It is believed that in the earliest age of man, that time before antiquity, when history began, everyone in the world could understand one another. In the book of Genesis, the bible states that the whole world spoke one language. This means that even travelers from distant lands were able to communicate with those they encountered, and both parties were still able to understand the words being spoken. However, this fantastic advantage was only allowed for a certain period of time.
After the world wide flood during the era of Noah, man was told to populate the entire world again. Man did not continue to focus on the message from God however, and instead they chose to build a tower that they believed would reach the heavens. Biblical commentators argue about whether this included creating one uniform language to defy God and erase distinctions between cultures and tribes. God was displeased with their actions, which aimed to erase God and elevate man and chose to confuse the languages so that people working side by side to create the tower of Babel (note that babble in English means incomprehensible utterances) would no longer be able to understand each other.
Today there are between six and seven thousand different languages spoken in the world. Some may actually be different dialects of other established languages, and over two thousand languages have less than a thousand people who speak the language. Taking these things into consideration, there are still an incredibly large number of languages being spoken in the world today.
Sometimes language is considered to be a Holy Language by a religious group and none consider their ancient letters so holy, as the Jews. Language used in the writing of sacred manuscripts is often deemed to be holy because of the important messages for the world that are contained within these texts. The Bible is one of the most widely known sacred texts of all time. It was written primarily in Hebrew, with a few books having been written in Aramaic. Hebrew is perceived to be a holy language by a large number of people in the world, and there are around nine million people worldwide who currently speak the Hebrew language.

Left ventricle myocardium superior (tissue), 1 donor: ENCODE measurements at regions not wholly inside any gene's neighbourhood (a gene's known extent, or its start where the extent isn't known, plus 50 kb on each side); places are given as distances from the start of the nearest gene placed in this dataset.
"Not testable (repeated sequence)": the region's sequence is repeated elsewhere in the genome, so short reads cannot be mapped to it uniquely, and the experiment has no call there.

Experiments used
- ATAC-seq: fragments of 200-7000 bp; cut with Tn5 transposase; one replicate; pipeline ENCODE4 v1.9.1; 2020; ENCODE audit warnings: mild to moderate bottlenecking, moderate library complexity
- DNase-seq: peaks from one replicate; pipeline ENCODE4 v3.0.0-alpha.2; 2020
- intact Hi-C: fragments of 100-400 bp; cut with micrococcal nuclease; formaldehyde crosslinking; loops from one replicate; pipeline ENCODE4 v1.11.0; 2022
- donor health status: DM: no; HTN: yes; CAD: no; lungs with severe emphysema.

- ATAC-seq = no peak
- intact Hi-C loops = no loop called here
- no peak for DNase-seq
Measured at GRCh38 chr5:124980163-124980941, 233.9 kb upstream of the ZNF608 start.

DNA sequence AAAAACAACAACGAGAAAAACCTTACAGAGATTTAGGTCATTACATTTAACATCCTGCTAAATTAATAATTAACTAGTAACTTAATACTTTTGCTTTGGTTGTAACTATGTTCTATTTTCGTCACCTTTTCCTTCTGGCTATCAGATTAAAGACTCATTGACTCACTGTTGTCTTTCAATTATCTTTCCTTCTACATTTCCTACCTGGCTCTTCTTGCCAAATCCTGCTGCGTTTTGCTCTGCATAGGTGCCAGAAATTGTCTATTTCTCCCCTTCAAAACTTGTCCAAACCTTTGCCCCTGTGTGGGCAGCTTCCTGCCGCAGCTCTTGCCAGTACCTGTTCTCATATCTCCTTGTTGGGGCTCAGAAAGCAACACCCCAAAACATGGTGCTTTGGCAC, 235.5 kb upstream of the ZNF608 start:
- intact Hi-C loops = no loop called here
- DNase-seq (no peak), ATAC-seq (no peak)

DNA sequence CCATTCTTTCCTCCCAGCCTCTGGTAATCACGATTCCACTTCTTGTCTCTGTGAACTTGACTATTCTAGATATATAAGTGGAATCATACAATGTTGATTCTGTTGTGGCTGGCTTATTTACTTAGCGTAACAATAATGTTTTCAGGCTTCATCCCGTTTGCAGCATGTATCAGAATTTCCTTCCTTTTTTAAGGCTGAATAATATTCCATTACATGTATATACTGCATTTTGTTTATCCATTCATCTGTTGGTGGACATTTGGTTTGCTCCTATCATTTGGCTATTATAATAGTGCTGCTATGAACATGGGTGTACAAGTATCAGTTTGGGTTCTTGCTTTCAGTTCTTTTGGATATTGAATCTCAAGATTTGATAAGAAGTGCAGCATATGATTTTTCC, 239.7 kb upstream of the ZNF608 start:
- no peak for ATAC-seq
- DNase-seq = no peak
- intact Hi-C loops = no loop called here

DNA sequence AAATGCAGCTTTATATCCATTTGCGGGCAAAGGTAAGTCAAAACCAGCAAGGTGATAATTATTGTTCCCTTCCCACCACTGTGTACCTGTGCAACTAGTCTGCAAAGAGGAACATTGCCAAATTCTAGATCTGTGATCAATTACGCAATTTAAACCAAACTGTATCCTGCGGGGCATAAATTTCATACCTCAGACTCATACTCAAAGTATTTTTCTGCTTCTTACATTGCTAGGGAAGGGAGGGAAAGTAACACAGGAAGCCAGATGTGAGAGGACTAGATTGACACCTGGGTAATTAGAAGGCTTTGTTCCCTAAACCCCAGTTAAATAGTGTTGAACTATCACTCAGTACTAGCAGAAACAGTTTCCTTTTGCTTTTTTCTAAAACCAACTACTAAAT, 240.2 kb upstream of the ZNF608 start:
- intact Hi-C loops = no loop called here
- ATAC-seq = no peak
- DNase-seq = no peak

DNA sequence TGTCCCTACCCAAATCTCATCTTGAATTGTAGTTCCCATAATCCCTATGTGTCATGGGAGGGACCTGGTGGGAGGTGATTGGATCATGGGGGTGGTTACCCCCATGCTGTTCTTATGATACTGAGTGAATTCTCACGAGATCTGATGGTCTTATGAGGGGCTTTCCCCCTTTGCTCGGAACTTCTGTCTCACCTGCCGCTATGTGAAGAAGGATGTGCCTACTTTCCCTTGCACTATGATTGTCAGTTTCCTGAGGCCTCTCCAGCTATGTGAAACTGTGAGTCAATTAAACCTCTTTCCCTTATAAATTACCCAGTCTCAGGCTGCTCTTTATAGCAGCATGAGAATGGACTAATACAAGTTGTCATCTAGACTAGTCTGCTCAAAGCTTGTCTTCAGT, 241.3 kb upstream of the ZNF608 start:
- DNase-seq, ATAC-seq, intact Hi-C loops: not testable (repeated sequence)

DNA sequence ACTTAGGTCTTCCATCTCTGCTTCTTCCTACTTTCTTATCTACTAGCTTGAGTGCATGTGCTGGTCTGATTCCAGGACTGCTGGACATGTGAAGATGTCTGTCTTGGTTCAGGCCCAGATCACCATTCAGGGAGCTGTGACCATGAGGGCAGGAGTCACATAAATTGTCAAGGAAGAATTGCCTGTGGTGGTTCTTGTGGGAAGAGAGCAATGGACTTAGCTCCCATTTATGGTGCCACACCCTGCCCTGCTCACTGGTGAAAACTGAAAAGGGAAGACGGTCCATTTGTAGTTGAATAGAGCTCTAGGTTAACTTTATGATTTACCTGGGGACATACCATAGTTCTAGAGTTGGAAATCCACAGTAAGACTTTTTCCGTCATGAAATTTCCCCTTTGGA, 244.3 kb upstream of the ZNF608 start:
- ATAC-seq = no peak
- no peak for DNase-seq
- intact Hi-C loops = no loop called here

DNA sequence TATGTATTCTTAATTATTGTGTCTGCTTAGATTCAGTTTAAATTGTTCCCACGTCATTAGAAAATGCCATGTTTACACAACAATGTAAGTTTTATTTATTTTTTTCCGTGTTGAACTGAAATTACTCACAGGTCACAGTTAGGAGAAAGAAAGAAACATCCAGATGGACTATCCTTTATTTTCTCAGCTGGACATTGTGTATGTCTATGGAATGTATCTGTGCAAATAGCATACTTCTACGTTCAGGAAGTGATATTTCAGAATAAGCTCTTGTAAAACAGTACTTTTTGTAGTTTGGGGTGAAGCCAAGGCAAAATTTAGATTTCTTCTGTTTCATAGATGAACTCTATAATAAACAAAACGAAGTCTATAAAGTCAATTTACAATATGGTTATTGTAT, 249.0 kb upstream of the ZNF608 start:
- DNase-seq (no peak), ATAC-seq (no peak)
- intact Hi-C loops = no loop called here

People who practice Judaism often speak the Hebrew language to some extent, however there are several differences between modern Hebrew, and the Hebrew of the bible. At the turn on the 20th century Eliezer Ben-Yehudah renewed the Hebrew language for the new State of Israel by deriving words from classical Jewish texts, yet todays Hebrew has been influenced by English, Arabic and French and many words from those languages have found their way into everyday Hebrew jargon.
However, the Hebrew alphabet has a whole area of study devoted to its dissection and meaning, each letter studied individually. Many Hebrew texts are told to be studied carefully and analytically, with a close eye to each word and letter, deconstructed, with the warning that a misplaced letter is significant and can alter a passages meaning.
The meaning and mysticism behind the Hebrew from these texts, known as Lashon Hakodesh- the holy language, are, according to tradition, the words that were uttered by God to Moses on Mount Sinai and they are the words that were carved into the tablets where the ten commandments are inscribed.
The writings of the Jewish people are viewed as holy by Christians as well. Christianity is the worlds largest religion and has in the past, encouraged its disciples to study the old testament in the original Hebrew. Today, many adherents study and learn about the Jewish religious texts and the Hebrew language as well.
One book, Lashon HaKodesh: History, Holiness, and Hebrew, examines the Hebrew language from an analytical perspective that brings to light little known facts to help people gain a greater understanding and appreciation for the language. It delves into the use of Aramaic in biblical writings, and what languages were spoken during different time periods in the Bible. Rabbi Kleins analysis provides fuel for the reader who will gain a great passion and understanding of the distinctiveness of the Hebrew language.
The author, Rabbi Reuven Chaim Klein, attended yeshiva in Los Angeles, Lakewood, and Jerusalem. He received rabbinic ordination from highly respected rabbonim in Jerusalem, and has gained a great amount of admiration for the excellence of his research and writing. He has published numerous articles in several prestigious journals, and resides with his family in Beitar Illit, Israel.
With his careful analysis and his vast research, one can appreciate the origins of the Holy Language and what it teaches us today about the hallowed quality of the words we speak.